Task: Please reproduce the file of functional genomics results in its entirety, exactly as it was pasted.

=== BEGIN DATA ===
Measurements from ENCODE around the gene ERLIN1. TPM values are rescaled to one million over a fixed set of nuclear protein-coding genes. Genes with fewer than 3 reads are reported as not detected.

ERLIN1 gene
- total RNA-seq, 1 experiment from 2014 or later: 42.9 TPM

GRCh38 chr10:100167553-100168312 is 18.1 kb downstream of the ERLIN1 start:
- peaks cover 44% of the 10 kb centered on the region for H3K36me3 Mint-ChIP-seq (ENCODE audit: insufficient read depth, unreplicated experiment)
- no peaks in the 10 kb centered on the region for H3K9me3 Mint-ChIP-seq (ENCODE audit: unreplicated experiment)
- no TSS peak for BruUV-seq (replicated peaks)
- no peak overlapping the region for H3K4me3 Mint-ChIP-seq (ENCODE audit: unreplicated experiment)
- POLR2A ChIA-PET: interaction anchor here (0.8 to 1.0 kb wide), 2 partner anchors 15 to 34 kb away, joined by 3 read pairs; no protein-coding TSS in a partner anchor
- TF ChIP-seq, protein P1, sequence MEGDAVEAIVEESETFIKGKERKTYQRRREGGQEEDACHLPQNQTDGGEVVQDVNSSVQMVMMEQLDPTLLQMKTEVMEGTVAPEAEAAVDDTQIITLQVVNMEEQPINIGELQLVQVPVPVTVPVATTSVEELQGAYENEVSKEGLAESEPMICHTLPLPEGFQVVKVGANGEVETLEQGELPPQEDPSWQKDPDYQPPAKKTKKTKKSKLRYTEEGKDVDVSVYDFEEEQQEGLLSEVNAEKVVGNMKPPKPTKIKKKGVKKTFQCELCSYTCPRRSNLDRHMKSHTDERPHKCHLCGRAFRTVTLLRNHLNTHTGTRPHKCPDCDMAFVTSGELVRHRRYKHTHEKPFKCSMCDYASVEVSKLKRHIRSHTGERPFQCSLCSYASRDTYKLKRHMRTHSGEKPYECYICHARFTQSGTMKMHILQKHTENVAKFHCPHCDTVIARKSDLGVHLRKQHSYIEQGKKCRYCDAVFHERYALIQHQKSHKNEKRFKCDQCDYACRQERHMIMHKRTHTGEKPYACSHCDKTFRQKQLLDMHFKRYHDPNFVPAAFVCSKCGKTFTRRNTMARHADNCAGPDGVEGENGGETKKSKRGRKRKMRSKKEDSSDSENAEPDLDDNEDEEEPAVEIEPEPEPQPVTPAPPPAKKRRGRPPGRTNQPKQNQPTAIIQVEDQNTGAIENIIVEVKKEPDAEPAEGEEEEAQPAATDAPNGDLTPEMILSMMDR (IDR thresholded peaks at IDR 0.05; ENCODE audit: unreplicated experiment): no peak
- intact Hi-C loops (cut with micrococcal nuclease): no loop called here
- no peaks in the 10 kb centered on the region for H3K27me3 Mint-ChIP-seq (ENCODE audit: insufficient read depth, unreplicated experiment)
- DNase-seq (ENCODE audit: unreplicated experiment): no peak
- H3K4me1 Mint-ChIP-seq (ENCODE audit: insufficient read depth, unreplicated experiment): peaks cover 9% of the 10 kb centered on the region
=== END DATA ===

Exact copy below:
Measurements from ENCODE around the gene ERLIN1. TPM values are rescaled to one million over a fixed set of nuclear protein-coding genes. Genes with fewer than 3 reads are reported as not detected.

ERLIN1 gene
- total RNA-seq, 1 experiment from 2014 or later: 42.9 TPM

GRCh38 chr10:100167553-100168312 is 18.1 kb downstream of the ERLIN1 start:
- peaks cover 44% of the 10 kb centered on the region for H3K36me3 Mint-ChIP-seq (ENCODE audit: insufficient read depth, unreplicated experiment)
- no peaks in the 10 kb centered on the region for H3K9me3 Mint-ChIP-seq (ENCODE audit: unreplicated experiment)
- no TSS peak for BruUV-seq (replicated peaks)
- no peak overlapping the region for H3K4me3 Mint-ChIP-seq (ENCODE audit: unreplicated experiment)
- POLR2A ChIA-PET: interaction anchor here (0.8 to 1.0 kb wide), 2 partner anchors 15 to 34 kb away, joined by 3 read pairs; no protein-coding TSS in a partner anchor
- TF ChIP-seq, protein P1, sequence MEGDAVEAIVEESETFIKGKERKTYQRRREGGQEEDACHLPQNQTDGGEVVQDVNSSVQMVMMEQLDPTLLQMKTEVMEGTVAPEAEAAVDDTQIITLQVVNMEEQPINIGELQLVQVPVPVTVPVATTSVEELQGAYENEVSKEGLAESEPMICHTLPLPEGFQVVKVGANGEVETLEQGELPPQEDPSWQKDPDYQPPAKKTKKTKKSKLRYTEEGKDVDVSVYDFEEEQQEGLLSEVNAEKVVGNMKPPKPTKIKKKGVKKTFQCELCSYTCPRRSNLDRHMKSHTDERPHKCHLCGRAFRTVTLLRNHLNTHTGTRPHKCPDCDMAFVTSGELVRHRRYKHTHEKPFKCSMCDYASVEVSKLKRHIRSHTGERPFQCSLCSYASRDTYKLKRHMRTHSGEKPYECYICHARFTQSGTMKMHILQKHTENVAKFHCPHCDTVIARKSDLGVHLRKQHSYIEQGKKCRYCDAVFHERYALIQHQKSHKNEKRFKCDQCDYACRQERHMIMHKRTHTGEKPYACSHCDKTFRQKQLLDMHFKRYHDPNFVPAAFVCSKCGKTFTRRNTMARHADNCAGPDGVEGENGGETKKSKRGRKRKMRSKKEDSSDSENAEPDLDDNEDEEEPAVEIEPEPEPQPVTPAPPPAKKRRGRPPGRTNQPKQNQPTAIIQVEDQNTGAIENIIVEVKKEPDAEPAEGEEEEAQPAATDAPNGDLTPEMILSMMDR (IDR thresholded peaks at IDR 0.05; ENCODE audit: unreplicated experiment): no peak
- intact Hi-C loops (cut with micrococcal nuclease): no loop called here
- no peaks in the 10 kb centered on the region for H3K27me3 Mint-ChIP-seq (ENCODE audit: insufficient read depth, unreplicated experiment)
- DNase-seq (ENCODE audit: unreplicated experiment): no peak
- H3K4me1 Mint-ChIP-seq (ENCODE audit: insufficient read depth, unreplicated experiment): peaks cover 9% of the 10 kb centered on the region